Melbourne's Bad Shepherd enters Voluntary Administration

Founders Dereck and Diti Hales

The owners of Melbourne’s Bad Shepherd Brewing Co. have announced the decision to appoint an Administrator to help facilitate a financial restructuring of the business.

Owners Dereck and Didi Hales have appointed DBA Advisory as Administrator, noting the company is supporting the continued operation of the business

“Bad Shepherd’s employees and customers should consider it business as usual,” the company said via a media statement.

“There will be no impact to ongoing production and hospitality operations as a result of this appointment.”

The Hales said they have taken this step to deal with the financial losses the business has faced over the last few years from the COVID-19 pandemic and lockdowns and are working with the Administrator on a Deed of Company Arrangement (DOCA) proposal to provide the framework for the restructuring of the business.

The couple say they are confident the financial restructuring will result in a stronger and more resilient business emerging from administration.

“This has been a difficult period for the business, but we see this as an opportunity to reset and look forward to better times ahead,” Dereck said in the statement.

“Bad Shepherd Brewing Co. remains committed to maintaining a high standard of service and open communication with all stakeholders during this restructuring process.”

Brews News understand no staff have been affected and the business continues to trade.

Bad Shepherd is the latest brewery to seek to restructure through Voluntary Administration, with businesses including Ballistic, Easy Times and Parched Brewing using a DOCA arrangement to sell or continue to trade following business restructure.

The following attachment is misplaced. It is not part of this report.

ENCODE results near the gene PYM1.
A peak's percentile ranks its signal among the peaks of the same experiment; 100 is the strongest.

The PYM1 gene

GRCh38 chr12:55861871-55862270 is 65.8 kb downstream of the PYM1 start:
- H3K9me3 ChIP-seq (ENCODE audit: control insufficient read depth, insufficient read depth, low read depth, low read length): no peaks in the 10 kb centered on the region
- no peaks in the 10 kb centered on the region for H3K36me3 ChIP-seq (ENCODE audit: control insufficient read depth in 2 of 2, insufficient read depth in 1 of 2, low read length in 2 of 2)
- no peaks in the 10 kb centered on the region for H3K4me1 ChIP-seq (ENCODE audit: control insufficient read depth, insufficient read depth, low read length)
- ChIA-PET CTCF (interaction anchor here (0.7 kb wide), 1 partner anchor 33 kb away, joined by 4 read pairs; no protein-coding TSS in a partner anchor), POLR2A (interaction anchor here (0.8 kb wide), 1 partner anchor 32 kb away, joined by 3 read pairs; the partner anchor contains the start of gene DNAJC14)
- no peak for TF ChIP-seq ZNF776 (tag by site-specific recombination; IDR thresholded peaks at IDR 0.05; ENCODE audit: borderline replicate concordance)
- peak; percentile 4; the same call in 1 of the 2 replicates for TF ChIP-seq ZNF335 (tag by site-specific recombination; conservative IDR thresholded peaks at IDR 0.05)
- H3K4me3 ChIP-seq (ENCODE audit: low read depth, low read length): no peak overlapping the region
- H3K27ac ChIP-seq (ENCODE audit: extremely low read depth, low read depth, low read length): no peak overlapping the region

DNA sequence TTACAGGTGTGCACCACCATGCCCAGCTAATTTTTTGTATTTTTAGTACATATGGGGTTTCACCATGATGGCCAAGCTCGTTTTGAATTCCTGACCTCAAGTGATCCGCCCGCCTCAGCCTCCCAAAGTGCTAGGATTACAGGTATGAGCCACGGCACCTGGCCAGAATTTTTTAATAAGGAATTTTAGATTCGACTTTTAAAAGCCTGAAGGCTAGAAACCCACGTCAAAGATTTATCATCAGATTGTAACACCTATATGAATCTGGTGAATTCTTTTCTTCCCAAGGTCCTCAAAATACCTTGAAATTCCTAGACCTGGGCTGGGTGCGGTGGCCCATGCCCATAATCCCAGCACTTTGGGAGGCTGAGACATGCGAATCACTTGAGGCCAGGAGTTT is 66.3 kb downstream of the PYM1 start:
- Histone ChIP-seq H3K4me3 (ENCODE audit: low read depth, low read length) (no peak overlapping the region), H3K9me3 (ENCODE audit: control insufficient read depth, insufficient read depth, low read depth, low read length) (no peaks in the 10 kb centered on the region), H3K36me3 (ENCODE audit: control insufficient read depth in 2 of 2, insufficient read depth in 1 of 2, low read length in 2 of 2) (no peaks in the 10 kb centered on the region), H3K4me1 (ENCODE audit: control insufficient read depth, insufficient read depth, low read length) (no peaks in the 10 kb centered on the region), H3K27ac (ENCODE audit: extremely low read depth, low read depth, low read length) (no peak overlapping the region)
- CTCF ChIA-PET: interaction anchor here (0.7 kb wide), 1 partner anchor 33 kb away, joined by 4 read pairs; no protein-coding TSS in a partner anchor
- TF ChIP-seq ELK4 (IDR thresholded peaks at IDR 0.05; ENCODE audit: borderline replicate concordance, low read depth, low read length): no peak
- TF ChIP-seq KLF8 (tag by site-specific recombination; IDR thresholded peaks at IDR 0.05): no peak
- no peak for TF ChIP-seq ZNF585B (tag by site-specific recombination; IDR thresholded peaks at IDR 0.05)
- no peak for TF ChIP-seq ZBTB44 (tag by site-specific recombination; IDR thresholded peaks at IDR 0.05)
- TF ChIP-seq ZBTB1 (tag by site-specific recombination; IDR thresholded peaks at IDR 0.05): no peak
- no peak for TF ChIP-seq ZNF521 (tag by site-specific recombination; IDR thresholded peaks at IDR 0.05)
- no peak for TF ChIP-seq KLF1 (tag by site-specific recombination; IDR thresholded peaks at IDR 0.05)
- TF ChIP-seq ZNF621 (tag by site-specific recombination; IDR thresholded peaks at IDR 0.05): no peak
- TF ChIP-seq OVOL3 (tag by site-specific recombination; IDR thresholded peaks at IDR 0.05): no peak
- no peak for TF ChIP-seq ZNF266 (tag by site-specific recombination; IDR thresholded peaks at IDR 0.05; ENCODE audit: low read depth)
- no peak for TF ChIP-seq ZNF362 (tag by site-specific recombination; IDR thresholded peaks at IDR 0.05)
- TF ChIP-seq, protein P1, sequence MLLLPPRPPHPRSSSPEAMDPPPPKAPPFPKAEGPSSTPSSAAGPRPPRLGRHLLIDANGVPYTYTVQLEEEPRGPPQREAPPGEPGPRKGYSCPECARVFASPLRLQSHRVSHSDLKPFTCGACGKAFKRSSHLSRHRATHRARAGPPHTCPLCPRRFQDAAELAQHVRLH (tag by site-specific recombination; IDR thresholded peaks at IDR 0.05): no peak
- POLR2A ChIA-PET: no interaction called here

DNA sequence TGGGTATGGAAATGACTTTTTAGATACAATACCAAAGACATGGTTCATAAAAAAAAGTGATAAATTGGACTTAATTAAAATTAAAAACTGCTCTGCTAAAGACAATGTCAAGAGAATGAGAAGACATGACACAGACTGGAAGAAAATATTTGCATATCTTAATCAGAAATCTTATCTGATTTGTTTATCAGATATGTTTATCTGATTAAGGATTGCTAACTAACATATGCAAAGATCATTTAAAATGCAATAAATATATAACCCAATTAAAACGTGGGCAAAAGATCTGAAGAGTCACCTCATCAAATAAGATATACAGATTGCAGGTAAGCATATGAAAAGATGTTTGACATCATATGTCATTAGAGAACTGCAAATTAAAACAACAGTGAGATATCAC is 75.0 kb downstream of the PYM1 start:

Brews News understands that many breweries are currently struggling with excise debts incurred during COVID, when the Australian Tax Office allowed a deferment of excise and other payments. Trade since then has not picked up leaving many breweries with significant excise debts that they are struggling to repay.

An administrator’s report looking at Western Australia’s Running With Thieves Brewery, which went into Voluntary Administration in August, has revealed its parent company owed the ATO more than $3.5 million at the time it called in Administrators.

The ATO, which has been a significant creditor in many of the Voluntary Administrations affecting the brewing industry, notably voted against Ballistic’s DOCA in March.

This week the Australian Tax Office issued a media release cautioning businesses to “engage with their tax and super obligations to avoid having their debts disclosed to credit reporting agencies” in a move that could impact many business’ credit ratings.

“As the ATO shifts back to business-as-usual debt collection, as of July 2023 it has issued Notices of intent to disclose business tax debts to more than 22,000 businesses with a tax debt of at least $100,000 that is overdue by more than 90 days,” the ATO said in a statement.

More than 9,000 businesses are expected to have their debts disclosed this month.

ATO Assistant Commissioner Jillian Kitto said paying or engaging with the ATO is the only way to stop a business’s tax debt becoming visible in credit rating checks.

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